Within the Silver State, the Washington Quarter

Between the years 1932 and 1964, the United States Mint produced the Washington Silver Quarter, which was composed of ninety percent silver from its composition. Each coin had a total weight of.18084 ounces of the precious metal contained inside it when it was first struck.

In order to commemorate the two hundredth anniversary of the birth of George Washington, the first President of the United States, the United States Mint began striking the Washington Silver Quarter. This was done as part of the commemoration.

Several people took part in a contest and submitted designs for the coin. John Flanagan was one of such people; he had been Augustus Saint-Gaudens's assistant when he was a coin designer and renowned artist.

In the competition, Flanagan's image of the first President was selected, and it has proven to be so iconic that it has been featured on the obverse of the quarter dollar ever since it was chosen.

Through the implementation of the 50-State Quarters® Program by the United States Mint in 1999, only minor adjustments were made to the design of the coins.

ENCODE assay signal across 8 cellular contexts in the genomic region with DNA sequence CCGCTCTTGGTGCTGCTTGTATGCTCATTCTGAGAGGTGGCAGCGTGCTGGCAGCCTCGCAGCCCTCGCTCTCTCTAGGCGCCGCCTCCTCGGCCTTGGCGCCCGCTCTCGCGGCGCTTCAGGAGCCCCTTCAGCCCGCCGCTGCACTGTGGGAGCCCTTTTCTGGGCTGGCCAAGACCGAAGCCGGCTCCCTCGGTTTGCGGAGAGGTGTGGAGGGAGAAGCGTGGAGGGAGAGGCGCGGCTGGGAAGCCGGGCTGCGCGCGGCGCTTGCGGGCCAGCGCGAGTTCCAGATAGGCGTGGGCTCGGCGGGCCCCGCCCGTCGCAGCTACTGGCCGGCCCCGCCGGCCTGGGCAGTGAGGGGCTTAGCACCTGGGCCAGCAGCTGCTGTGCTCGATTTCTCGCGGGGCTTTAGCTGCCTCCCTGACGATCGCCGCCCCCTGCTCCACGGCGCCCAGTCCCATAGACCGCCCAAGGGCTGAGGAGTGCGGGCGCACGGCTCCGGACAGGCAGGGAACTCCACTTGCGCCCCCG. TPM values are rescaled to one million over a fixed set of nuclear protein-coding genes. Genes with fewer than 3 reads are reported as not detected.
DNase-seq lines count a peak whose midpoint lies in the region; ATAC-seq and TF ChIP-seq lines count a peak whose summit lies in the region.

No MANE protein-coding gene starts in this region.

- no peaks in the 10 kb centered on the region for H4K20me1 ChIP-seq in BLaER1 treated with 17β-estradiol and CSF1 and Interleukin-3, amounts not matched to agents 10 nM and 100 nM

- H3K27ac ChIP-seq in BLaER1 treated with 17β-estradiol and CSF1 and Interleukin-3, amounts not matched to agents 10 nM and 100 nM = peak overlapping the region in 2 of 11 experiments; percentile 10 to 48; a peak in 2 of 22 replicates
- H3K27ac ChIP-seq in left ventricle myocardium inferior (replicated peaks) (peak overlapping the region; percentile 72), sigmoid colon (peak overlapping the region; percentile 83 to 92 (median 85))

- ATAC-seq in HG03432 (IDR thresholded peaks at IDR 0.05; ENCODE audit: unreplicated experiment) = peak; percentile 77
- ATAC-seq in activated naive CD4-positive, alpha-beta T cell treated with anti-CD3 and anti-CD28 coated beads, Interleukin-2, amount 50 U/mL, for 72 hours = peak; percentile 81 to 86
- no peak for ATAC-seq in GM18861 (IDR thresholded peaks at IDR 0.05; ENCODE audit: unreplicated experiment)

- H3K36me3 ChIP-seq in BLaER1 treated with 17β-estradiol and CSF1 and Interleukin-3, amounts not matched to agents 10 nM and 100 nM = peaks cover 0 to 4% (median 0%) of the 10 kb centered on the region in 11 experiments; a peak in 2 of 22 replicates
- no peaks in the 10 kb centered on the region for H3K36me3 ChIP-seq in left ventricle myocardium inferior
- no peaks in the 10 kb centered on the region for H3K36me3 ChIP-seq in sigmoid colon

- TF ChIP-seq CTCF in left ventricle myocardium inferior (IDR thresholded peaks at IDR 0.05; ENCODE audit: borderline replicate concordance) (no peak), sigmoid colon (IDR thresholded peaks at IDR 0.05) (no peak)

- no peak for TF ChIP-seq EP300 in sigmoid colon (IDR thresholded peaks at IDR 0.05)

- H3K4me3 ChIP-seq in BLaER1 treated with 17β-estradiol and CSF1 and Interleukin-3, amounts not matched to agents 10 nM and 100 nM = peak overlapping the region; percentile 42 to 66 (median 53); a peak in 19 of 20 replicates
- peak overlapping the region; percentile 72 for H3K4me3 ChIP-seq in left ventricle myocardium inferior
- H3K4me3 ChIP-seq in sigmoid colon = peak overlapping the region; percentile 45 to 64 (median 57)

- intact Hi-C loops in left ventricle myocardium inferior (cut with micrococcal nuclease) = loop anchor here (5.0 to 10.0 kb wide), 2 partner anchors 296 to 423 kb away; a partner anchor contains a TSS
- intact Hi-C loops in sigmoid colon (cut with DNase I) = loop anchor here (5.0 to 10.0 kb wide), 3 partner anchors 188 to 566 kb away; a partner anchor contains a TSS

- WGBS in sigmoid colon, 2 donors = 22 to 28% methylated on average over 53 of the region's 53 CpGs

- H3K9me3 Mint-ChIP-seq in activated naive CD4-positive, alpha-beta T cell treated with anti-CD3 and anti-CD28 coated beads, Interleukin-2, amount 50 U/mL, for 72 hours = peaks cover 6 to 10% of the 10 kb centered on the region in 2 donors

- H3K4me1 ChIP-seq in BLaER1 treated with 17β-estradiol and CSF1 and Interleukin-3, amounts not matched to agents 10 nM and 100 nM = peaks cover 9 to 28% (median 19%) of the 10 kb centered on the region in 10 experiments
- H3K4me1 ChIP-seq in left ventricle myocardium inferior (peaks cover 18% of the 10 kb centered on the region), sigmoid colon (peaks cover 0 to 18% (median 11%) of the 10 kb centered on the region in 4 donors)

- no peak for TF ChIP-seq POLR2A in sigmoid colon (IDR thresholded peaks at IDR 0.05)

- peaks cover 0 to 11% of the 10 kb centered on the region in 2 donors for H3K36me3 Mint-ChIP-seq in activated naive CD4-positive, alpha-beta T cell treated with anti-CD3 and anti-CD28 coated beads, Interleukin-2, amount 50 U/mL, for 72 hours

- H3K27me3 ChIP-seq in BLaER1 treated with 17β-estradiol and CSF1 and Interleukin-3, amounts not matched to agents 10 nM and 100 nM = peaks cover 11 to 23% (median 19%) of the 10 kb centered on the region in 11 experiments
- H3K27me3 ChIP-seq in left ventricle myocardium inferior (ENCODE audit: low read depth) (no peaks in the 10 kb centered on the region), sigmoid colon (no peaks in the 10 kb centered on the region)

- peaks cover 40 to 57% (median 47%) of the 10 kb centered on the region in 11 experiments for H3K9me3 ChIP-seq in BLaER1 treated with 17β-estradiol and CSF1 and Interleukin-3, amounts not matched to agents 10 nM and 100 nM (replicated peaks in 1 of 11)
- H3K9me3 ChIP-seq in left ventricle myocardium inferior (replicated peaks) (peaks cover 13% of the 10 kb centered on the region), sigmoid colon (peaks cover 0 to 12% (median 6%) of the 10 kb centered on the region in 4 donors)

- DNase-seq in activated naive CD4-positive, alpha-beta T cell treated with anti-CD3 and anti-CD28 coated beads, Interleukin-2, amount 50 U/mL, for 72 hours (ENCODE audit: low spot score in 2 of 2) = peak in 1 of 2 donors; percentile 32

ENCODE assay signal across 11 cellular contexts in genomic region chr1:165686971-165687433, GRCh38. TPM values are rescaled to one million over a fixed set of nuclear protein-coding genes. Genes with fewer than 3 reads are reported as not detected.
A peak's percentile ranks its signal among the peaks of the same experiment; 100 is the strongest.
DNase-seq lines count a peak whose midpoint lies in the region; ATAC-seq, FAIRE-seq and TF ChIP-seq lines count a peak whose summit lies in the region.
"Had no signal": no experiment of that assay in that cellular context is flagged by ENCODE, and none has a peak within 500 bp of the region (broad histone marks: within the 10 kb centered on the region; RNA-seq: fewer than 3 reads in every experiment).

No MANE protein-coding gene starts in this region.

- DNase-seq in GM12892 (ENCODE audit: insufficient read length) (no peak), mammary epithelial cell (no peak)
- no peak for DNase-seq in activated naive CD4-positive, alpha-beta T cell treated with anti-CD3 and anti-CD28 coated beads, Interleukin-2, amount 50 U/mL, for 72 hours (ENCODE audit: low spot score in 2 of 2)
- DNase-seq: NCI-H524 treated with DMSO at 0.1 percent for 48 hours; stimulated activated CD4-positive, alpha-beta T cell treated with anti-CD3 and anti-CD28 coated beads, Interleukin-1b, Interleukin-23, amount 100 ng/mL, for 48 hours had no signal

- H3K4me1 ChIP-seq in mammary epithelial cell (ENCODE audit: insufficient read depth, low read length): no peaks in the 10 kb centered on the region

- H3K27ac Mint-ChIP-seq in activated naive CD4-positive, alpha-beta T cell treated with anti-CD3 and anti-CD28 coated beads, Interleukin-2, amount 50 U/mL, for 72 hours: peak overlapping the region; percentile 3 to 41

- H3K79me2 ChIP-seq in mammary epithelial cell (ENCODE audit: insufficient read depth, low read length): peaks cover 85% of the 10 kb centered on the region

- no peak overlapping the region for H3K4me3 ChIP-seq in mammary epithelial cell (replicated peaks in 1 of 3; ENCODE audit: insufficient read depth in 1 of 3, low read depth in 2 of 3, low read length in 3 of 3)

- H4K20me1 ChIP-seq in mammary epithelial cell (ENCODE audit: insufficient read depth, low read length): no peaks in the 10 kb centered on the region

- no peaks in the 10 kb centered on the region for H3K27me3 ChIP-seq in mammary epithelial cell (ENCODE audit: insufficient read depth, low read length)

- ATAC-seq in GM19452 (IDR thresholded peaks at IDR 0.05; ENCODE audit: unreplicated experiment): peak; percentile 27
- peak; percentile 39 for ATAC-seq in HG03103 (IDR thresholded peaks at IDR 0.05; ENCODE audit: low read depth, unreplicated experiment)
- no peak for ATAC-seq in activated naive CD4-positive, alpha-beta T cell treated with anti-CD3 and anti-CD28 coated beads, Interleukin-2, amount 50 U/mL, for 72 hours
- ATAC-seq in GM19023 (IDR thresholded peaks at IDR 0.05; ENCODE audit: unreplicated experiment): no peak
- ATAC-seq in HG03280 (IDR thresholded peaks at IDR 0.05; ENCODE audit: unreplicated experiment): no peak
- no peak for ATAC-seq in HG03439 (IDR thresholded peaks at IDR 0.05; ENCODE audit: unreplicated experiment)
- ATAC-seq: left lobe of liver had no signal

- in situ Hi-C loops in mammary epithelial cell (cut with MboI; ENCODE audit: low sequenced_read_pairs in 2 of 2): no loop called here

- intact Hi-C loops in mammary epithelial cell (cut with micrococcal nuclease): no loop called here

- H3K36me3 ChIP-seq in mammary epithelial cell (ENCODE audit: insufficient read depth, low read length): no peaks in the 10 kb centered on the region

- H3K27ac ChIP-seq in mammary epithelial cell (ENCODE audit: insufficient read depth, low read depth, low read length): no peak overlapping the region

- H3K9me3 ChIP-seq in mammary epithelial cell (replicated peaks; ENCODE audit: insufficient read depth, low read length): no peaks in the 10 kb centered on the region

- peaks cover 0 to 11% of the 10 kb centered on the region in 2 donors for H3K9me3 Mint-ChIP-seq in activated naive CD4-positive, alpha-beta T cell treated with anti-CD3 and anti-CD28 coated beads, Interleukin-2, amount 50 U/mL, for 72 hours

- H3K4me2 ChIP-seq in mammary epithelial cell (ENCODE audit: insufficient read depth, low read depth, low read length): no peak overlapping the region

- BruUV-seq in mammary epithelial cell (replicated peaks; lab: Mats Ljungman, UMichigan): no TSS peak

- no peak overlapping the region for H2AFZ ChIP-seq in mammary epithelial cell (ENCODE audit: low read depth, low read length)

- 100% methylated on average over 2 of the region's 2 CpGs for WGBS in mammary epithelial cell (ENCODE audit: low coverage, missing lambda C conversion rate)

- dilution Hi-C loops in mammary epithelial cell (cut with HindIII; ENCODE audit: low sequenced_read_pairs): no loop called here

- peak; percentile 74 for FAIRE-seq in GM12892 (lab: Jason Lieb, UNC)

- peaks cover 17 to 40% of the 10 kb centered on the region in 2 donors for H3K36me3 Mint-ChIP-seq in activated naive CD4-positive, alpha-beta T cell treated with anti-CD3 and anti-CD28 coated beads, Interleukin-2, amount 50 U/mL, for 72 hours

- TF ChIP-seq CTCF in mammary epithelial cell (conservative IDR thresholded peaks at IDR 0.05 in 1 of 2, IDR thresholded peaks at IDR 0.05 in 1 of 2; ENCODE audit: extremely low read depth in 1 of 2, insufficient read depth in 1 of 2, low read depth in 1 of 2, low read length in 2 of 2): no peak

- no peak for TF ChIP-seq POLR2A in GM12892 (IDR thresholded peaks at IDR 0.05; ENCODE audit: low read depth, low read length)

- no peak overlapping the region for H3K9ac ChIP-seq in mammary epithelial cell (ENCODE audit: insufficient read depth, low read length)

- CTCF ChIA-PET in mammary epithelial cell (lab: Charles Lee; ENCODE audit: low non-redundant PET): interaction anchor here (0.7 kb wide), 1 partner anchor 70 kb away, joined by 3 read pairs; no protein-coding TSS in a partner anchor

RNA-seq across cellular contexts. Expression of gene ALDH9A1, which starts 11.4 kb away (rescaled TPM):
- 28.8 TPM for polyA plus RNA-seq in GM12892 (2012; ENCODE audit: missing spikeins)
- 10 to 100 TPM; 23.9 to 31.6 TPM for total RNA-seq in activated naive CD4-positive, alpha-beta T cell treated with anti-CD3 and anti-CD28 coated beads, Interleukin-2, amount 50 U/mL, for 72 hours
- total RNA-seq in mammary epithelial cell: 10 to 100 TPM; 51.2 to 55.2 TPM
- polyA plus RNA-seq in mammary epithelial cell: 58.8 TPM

On the occasion of the inauguration of the America the Beautiful Quarters® Program in 2010, the design was returned back to its initial state.

It is important to note that the United States Mint did not manufacture any of these coins in 1933, despite the fact that millions of them really were struck.

The Washington Silver Quarter's obverse features George Washington, the first US president. John Flanagan designed it with silver strikes reading LIBERTYT, IN GOD WE TRUST, and the year.

The Washington Silver Quarter reverse features Flanagan's bald eagle. As it perches, the eagle spreads its wings. US OF A, E PLURIBUS UNUM, QUARTER DOLLAR, and the mintmark are around the design.

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